How did we get here?
Thoughts on an ascendent ideology
In his recent book, Canceling Comedians While the World Burns, leftist writer Ben Burgis draws attention to a viral YouTube video of a 2019 Democratic Socialists of America convention. In it, the forum is derailed by interruptions from delegates who recite their pronouns and then demand that audience members stop standing up (it’s distracting), stop whispering (it upsets those who are prone to sensory overload and triggers those with anxiety), stop clapping (instead please make jazz hands), stop waving banners, stop using gendered language like “guys,” and stop wearing “aggressive scents” that delegates “do not consent to” in the quiet rooms, which are designed as a reprieve for the emotionally overwhelmed.
The clip illustrates a number of the problems endemic to the modern left. As Burgis points out, this conference was streamed online; delegates knew that the world was watching. The fact that this was what they knowingly presented to the public is both baffling and bizarre. How could this behaviour possibly persuade anybody to join their cause? It underlines the fact that the left now favours performance over persuasion. And, worse, that it is completely cut off from mainstream public opinion.
But there’s also something deeper going on here, something quite revealing. The ideas expressed — ableism, safetyism, trigger warnings — aim to be as inclusive as possible. But the philosophy behind them originated in elite institutions. In both conception and dissemination, they are actually anything but inclusive.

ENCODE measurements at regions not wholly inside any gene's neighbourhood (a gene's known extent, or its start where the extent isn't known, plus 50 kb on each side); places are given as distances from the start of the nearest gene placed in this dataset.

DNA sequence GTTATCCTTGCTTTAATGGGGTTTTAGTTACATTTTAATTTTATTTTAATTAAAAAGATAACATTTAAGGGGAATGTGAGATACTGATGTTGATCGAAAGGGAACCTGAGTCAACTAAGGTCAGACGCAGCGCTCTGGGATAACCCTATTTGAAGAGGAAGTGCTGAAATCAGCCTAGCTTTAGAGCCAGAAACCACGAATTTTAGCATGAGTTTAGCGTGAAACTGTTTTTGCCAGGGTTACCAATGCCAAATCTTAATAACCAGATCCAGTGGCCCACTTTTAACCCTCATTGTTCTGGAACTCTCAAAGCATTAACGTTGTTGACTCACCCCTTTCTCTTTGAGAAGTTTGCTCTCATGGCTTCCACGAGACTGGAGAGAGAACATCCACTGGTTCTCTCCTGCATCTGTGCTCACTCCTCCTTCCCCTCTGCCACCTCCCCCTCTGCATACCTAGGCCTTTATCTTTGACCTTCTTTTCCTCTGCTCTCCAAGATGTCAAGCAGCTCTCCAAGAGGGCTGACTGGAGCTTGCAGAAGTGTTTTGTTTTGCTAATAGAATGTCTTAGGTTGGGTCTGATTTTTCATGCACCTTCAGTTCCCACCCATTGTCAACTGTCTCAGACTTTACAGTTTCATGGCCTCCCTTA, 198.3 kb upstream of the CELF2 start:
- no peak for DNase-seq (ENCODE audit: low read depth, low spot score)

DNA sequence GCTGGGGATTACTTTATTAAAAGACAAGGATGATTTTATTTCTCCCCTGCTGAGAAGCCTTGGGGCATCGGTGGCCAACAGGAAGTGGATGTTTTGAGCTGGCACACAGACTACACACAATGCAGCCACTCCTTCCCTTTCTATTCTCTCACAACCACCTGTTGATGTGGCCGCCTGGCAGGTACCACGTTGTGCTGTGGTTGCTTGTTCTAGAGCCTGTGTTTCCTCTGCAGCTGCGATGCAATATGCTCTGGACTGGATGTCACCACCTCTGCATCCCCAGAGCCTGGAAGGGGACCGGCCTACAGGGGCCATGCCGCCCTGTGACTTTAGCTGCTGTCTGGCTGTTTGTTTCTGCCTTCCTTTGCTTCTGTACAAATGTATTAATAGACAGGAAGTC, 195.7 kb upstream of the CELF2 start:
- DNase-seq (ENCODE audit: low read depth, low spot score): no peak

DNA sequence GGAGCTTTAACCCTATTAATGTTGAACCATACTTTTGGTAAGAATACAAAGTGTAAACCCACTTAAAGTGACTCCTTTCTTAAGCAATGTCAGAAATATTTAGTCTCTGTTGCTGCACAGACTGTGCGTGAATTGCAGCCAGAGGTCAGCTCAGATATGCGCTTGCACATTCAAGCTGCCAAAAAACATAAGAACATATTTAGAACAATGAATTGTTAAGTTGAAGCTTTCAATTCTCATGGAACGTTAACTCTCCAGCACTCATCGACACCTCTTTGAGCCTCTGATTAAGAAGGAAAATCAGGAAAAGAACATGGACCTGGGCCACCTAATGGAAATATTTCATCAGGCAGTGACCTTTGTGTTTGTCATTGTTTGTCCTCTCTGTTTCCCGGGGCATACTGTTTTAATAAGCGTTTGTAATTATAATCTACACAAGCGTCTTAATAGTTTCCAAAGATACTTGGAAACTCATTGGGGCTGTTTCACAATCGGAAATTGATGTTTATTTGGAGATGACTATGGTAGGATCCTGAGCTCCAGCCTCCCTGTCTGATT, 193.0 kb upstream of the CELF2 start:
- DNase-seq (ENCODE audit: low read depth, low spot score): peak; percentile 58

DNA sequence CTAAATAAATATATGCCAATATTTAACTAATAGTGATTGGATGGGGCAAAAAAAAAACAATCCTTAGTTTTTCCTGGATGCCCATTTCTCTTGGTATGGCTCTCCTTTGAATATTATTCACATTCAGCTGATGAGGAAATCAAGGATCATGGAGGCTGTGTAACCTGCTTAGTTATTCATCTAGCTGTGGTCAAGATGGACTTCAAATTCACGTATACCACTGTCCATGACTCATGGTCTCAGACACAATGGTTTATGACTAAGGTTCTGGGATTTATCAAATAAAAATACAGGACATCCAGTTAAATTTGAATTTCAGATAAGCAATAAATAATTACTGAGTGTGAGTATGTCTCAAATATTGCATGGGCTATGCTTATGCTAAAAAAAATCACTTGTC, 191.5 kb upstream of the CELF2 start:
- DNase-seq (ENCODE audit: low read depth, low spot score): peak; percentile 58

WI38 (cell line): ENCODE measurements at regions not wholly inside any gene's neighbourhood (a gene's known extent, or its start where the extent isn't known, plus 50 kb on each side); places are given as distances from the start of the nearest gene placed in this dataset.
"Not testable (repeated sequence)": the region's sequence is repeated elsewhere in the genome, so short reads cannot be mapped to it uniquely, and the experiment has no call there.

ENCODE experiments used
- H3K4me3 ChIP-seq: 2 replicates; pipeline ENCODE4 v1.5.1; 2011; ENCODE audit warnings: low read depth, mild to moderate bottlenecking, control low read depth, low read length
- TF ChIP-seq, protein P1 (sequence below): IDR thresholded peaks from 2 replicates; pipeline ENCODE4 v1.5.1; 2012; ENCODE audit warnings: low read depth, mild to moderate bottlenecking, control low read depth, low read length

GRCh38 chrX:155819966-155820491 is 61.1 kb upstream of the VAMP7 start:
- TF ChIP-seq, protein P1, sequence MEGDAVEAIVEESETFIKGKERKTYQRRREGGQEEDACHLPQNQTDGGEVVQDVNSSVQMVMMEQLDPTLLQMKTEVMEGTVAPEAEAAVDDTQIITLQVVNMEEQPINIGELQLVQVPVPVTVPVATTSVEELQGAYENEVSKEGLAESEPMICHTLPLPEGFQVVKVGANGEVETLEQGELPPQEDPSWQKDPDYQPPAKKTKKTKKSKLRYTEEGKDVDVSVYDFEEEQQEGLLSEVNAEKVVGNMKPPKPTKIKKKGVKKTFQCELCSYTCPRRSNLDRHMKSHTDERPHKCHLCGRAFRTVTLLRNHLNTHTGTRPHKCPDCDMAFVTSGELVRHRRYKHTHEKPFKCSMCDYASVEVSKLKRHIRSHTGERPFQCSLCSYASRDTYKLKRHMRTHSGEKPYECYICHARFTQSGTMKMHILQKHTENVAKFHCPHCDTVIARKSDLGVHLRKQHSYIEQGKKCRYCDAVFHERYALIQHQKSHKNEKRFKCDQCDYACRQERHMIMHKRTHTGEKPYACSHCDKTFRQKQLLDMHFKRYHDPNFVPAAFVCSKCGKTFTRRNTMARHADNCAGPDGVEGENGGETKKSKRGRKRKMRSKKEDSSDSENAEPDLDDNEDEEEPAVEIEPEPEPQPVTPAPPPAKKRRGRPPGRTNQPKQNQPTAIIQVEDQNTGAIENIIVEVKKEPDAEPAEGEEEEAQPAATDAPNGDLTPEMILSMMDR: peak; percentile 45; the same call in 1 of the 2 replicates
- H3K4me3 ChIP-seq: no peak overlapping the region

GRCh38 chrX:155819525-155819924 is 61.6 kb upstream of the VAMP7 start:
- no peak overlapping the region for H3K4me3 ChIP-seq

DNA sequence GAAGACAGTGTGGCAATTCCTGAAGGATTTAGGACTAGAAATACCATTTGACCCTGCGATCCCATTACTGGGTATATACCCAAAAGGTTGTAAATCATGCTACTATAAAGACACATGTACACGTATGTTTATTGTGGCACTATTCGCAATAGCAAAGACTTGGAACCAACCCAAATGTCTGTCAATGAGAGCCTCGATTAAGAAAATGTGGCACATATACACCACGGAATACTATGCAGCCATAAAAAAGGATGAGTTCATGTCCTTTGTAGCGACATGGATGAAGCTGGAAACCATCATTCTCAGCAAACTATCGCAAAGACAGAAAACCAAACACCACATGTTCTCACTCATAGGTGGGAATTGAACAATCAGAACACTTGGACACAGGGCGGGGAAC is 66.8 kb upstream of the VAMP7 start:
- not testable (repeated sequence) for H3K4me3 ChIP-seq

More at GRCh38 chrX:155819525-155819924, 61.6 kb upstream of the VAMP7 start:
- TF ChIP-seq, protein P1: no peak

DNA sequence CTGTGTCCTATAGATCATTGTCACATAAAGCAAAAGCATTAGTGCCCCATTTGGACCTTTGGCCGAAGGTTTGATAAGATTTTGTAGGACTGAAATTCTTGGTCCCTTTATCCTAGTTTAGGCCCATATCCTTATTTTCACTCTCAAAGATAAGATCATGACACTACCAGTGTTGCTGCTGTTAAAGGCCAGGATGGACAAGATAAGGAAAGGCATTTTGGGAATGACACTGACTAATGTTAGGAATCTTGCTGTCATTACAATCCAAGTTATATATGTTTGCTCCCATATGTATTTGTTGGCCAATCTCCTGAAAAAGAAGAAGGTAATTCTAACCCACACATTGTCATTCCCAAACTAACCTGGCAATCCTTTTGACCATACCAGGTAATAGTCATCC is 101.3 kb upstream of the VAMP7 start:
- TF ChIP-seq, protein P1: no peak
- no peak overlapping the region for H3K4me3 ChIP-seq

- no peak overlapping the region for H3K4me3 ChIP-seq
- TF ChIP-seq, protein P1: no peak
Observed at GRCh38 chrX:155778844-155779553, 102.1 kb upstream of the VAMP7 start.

Most people I’ve interviewed, and talked to socially, have no idea where all of this came from, and no understanding of how it’s gained such traction. The question for most people seems to be: Why have such extreme ideas spread?
There are several things that you need to know to understand why our cultural norms, from audience clapping to the use of the word mother (birthing person is the new term), have shifted so dramatically — and so fast.
The first has to do with young people and universities. As Jonathan Haidt and Greg Lukianoff explained in The Coddling of the American Mind, in the early 2010s you had a situation on campuses where young people were experiencing extremely high levels of stress. This generation grew up overprotected by parents, but also driven extremely hard in the school system. They graduated high school into one of the most competitive, uncertain, downwardly mobile labour markets in recent decades. They were online constantly and status-obsessed, but also socially awkward and insecure and unhappy. The institutions’ approach to dealing with these anxious young people, though, was not to help build resilience. It was, instead, to become surrogate helicopter parents — to cater to their neuroses and cave to their demands. The result: a generation of young people who believe that their own emotional distress is of paramount importance — and that the world will bend to accommodate it. This class of students are, as of a couple years ago, moving into the workforce, and taking this worldview with them.
Coupled with that, you have a set of ideas in academia that has been ascendent since the 1960s, catapulted into the mainstream around the mid 2010s, and then rose to prominence in the unrest of 2020, albeit in a reconfigured version. This is what’s called critical theory.